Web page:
Textbooks: Here is another significant cost not included in the tuition. While the price of recreational books has dipped in the past 15 years, the price of textbooks has increased nearly twofold. A reason for this is the oligopoly in the higher education publishing industry. Four major publishing companies control more than 80 percent of the market, and professors, who are less price-sensitive, pick the books.

The average cost has risen four times faster than inflation over the past 10 years. That has caused 65 percent of students to skip buying required texts at some point. Many textbooks are bundled with internet “access codes” that expire at the end of the semester. This forces students to buy books at retail prices at campus bookstores that are worthless in the resale market.

Compensation: Presidents lead the league. As of 2015, average pay for private-college presidents in the United States surpassed $550,000, with 58 presidents taking home more than $1 million a year. The average salaries for full professors at top public institutions have risen 12 percent in excess of inflation since 2000. While schools might pay $250,000 for a famous professor, top coaches make millions. The top dog (Nick Saban, football coach at Alabama) makes $11-plus million not counting outside income.

Soak the Rich: According to Adam Davidson, “A school that charges $50,000 is able to offer a huge range of prices to different students. Some might pay $10,000, others much more.” Most don’t pay full price, but those that do are one reason tuition goes up so fast. Rich people don’t think twice about writing a fat check each year. This includes rich people from other countries and states that pay even more. David Feldman, economics professor at the College of William & Mary, tells us that “A college’s sticker price is set by its wealthiest students’ ability to pay.”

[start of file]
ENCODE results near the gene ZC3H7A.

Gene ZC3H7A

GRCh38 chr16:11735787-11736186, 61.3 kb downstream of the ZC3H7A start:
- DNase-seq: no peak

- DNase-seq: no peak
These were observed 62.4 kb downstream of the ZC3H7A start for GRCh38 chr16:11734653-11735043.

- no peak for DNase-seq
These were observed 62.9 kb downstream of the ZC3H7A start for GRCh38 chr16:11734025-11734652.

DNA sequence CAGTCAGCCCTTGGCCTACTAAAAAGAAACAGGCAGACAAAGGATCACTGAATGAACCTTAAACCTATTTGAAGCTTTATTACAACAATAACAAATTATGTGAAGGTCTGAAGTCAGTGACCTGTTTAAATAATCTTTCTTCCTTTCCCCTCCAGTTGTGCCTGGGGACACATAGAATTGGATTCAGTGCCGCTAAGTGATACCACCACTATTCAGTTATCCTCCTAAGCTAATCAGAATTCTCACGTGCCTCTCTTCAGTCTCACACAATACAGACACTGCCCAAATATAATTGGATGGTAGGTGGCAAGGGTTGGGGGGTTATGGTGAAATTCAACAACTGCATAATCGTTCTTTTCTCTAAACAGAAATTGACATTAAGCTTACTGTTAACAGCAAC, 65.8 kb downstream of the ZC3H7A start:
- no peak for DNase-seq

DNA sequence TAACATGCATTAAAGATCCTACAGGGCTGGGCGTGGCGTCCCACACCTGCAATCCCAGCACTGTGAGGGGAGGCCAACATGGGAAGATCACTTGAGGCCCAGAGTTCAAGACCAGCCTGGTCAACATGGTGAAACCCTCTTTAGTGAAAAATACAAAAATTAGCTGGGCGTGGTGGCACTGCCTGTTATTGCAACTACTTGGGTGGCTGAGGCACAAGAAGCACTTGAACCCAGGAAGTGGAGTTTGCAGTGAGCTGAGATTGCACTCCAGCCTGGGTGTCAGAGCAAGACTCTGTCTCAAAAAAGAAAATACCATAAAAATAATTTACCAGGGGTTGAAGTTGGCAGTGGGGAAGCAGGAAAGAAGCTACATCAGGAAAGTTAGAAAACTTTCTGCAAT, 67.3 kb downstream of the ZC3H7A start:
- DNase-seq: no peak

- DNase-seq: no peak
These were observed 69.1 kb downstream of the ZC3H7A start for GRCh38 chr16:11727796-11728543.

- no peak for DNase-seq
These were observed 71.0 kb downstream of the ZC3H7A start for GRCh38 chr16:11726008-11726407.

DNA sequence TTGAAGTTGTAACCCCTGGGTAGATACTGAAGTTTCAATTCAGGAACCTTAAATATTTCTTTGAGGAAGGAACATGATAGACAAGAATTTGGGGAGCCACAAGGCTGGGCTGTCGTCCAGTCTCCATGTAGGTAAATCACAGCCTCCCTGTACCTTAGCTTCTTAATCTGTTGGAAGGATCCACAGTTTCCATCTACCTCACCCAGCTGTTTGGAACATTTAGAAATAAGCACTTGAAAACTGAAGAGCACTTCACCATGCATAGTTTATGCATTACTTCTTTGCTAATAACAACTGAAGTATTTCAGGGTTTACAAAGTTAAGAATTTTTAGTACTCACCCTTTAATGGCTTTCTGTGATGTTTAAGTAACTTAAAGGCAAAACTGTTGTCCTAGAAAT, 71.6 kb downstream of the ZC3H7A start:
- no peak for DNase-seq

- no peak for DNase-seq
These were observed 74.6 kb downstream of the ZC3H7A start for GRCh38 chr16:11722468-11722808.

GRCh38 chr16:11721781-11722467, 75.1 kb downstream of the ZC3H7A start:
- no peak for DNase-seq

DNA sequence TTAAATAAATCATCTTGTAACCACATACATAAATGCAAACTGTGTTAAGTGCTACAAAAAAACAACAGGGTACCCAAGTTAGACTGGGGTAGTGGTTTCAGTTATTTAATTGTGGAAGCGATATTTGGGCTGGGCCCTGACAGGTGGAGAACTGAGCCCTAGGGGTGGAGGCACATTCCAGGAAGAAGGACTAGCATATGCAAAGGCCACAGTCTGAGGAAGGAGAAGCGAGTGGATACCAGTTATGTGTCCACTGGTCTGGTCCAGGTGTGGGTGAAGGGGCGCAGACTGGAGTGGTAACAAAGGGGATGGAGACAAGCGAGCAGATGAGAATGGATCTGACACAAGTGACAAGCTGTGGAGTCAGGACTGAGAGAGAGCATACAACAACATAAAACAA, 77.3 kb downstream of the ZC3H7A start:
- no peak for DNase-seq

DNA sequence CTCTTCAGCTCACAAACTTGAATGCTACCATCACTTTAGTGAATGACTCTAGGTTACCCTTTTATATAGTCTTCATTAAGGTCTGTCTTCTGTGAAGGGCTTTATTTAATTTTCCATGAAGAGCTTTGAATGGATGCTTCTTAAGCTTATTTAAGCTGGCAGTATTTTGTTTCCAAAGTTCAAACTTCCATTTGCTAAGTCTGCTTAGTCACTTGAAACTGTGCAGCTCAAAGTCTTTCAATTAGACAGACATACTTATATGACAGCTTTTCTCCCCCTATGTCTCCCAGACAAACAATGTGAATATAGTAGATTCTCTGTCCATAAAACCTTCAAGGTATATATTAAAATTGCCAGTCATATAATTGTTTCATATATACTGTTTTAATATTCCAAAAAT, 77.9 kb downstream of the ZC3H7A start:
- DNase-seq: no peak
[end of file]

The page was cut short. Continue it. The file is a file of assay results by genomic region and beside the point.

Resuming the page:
If only students could boycott colleges to keep costs in line. College presidents, trustees, and politicians should feel some shame as they are the leaders in this cash grab. Perhaps the fact that the college population is likely to decrease will put some pressure on schools to control costs. One forecast predicts that there will be 10 percent fewer college-going students by 2029.

American colleges and universities are one of your nation’s greatest assets, but they have been burdened with unsustainable cost increases. We all need to raise our voices and tell our leaders to stop this madness. If New York state can cap taxes for public schools at 2 percent, why can’t we expect colleges to do the same?


American Council President’s Study 2017. Myth: College Sports Are a Cash Cow, American Council on Education, available online at http://bit.ly/2WQ9zTU.

Brown, Ann. The Cost Of College In The U.S. Has Skyrocketed. Have You Ever Wondered Why? moguldom.Com, November 27, 2018, available online at http://bit.ly/2WRYBxt.

Bureau of Labor Statistics. CPI Inflation Calculator. Available online at http://bit.ly/2HDi6Xz.

Clark, Kim. College Board Says Tuition Rose Faster Than Inflation Again This Year, Money Magazine Online, retrieved November 4, 2015 at http://bit.ly/2WGSGeu.

Jaschik, Scott. Are Prospective Students About to Disappear? Inside Higher Ed, January 8, 2018, available online at http://bit.ly/2I2PzKw.

Kawasaki, Guy (2019) Wise Guy, Portfolio/Penguin: New York, NY.

Kristof, Cathy. What’s Behind the Soaring Costs of College Textbooks, CBS News Online, January 26,2018, available online at https://cbsn.ws/2WGVb0m.

Schoen, John. “Why college costs are so high and rising”, CNBC.Com, December 8, 2016, available online at https://cnb.cx/2HYPYO3.

The Scholarship System. The Real Reason Why College Costs Are So High and What You Can Do About It, April 5, 2019 available online at http://bit.ly/2WQWDNR.

TruBirch. The Astonishing Increase In The Price Of Textbooks Since 2004, Visualized, Digg, March 9, 2019 available online at http://bit.ly/2EXb9NO.

*Image created using Pablo.com